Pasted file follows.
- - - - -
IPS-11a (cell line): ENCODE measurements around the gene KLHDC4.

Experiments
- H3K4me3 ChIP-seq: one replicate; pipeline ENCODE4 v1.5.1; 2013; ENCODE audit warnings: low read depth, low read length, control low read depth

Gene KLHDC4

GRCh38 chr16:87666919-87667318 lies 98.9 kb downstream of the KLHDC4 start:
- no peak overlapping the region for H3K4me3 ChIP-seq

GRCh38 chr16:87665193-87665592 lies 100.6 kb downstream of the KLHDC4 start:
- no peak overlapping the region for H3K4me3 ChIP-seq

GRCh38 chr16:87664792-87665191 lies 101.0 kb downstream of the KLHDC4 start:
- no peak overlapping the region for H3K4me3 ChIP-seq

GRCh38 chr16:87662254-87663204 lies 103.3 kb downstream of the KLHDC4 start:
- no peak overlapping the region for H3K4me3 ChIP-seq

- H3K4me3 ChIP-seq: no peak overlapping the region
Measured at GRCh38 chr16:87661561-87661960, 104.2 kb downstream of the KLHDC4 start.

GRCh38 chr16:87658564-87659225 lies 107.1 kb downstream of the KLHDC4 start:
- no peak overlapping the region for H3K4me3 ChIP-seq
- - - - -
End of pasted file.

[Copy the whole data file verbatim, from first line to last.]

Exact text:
IPS-11a (cell line): ENCODE measurements around the gene KLHDC4.

Experiments
- H3K4me3 ChIP-seq: one replicate; pipeline ENCODE4 v1.5.1; 2013; ENCODE audit warnings: low read depth, low read length, control low read depth

Gene KLHDC4

GRCh38 chr16:87666919-87667318 lies 98.9 kb downstream of the KLHDC4 start:
- no peak overlapping the region for H3K4me3 ChIP-seq

GRCh38 chr16:87665193-87665592 lies 100.6 kb downstream of the KLHDC4 start:
- no peak overlapping the region for H3K4me3 ChIP-seq

GRCh38 chr16:87664792-87665191 lies 101.0 kb downstream of the KLHDC4 start:
- no peak overlapping the region for H3K4me3 ChIP-seq

GRCh38 chr16:87662254-87663204 lies 103.3 kb downstream of the KLHDC4 start:
- no peak overlapping the region for H3K4me3 ChIP-seq

- H3K4me3 ChIP-seq: no peak overlapping the region
Measured at GRCh38 chr16:87661561-87661960, 104.2 kb downstream of the KLHDC4 start.

GRCh38 chr16:87658564-87659225 lies 107.1 kb downstream of the KLHDC4 start:
- no peak overlapping the region for H3K4me3 ChIP-seq